As you may be aware, vaping has been making headlines in recent weeks after being linked to the cause of as many as 6 deaths across and a total of 380 illnesses across 36 different states in the USA including Oregon, California, Illinois, Kansas, Indiana and Minnesota, and even more potential cases of illnesses related to vaping being investigated elsewhere.

Vaping, which was first introduced in 2007, is characterized as “the act of inhaling and exhaling the aerosol, often referred to as vapor,” and it is a term that it used because unlike regular cigarettes, vaping devices (also sometimes referred to as mods, vape pens and e-cigarettes) do not produce tobacco smoke. That being said, just because these devices are technically marketed as being a “safer” alternative to regular cigarette smoking doesn’t mean they don’t come with their own set of risks, which is important for anyone to know who might be considering using one of these devices – particularly parents, as many vaping devices are marketed toward and used by the younger generation.

While the CDC (Centers for Disease Control) say they’ve yet to identify the direct cause or any specific device or product/substance, some reports suggest the illnesses and deaths may be linked to products containing THC (also known as tetrahydrocannabinol), which is the chemical that is responsible for giving you marijuana’s psychological effects, in addition to some cases being reported where nicotine was also involved as well as potential cutting agents, pesticides, additives, toxins, and even opioids – and while there have yet to be any confirmed vaping-related illnesses or deaths in Canada, some vape shop owners in the Eastern part of the country say that they are now hearing from more customers expressing their concerns in light of the recent news across the border.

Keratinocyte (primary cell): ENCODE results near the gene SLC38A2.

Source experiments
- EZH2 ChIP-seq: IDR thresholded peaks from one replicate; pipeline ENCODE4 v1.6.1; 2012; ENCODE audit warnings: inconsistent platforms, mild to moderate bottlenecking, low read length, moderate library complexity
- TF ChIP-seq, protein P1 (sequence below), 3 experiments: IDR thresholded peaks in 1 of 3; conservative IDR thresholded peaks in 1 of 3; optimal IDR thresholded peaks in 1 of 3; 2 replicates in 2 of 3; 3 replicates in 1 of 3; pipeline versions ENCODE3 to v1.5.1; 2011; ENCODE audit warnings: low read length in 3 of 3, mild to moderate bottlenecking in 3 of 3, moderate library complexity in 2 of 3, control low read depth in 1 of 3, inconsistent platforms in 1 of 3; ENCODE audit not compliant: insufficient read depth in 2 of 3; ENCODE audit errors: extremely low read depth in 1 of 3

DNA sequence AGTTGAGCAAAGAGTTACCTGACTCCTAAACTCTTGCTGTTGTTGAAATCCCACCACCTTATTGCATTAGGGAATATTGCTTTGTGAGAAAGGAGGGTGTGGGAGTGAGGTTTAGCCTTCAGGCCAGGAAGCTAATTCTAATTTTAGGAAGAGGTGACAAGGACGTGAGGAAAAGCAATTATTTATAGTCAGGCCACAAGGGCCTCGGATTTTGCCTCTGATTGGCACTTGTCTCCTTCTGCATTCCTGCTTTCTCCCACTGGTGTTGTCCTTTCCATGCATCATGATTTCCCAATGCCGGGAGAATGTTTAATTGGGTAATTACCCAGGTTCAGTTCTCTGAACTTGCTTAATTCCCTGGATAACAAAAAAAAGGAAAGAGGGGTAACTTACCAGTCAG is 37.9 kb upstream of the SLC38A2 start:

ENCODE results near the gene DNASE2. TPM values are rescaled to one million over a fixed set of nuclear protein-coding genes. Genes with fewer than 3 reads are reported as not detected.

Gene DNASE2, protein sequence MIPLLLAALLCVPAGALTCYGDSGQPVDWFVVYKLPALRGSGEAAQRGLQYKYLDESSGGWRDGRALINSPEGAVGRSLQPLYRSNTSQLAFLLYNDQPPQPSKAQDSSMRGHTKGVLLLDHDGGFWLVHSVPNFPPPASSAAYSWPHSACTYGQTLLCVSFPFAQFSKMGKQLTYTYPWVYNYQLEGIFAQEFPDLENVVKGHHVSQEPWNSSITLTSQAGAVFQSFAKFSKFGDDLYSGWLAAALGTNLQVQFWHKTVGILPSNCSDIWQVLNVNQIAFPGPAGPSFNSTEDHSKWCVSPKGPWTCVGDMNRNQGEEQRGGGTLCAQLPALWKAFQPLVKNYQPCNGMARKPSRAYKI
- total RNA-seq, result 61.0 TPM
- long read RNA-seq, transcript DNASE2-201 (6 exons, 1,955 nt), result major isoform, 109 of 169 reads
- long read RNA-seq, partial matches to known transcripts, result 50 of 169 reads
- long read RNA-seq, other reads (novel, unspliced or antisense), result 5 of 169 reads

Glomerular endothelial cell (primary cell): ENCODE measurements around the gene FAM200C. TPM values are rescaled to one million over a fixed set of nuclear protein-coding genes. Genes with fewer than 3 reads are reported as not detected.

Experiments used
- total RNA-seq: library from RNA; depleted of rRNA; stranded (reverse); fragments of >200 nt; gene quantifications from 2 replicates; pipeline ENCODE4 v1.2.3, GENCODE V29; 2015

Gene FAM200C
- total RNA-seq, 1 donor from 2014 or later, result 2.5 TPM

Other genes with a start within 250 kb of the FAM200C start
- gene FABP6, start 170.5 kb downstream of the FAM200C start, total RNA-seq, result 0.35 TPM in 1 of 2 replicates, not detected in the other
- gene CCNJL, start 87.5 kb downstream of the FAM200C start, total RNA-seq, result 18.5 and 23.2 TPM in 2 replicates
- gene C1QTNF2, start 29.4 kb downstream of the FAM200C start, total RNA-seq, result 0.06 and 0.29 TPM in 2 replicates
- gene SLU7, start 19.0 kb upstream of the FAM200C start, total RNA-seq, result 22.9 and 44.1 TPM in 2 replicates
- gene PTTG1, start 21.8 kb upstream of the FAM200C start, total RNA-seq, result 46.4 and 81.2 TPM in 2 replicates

So just what are some of the signs and symptoms that you could be experiencing a vaping-related illness? There many. However, coughing and shortness of breath are typically among the most commonly reported symptoms that health officials are seeing – especially in a higher rate of young people – along with other respiratory symptoms including wheezing, chest tightness, lung inflammation, and even extreme fatigue and fever. If you happen to use a vaping device and you are experiencing symptoms such as these, or any other symptoms that may seem abnormal to you, then it is recommended that you be seen by an emergency room physician immediately. The unfortunate side to this is the fact that THC remains illegal in several states, and because these particular devices and products are more commonly used by the younger generation, they may be less willing to be forthcoming about their use – which can only cause a worsening of symptoms – and, if left untreated, could be fatal.

The CDC currently recommends avoiding use of vaping devices and products while they continue their investigation, and warns that if you do plan on vaping then you should not purchase any of your products from the street nor should you make any additional modifications or add any other substances to them.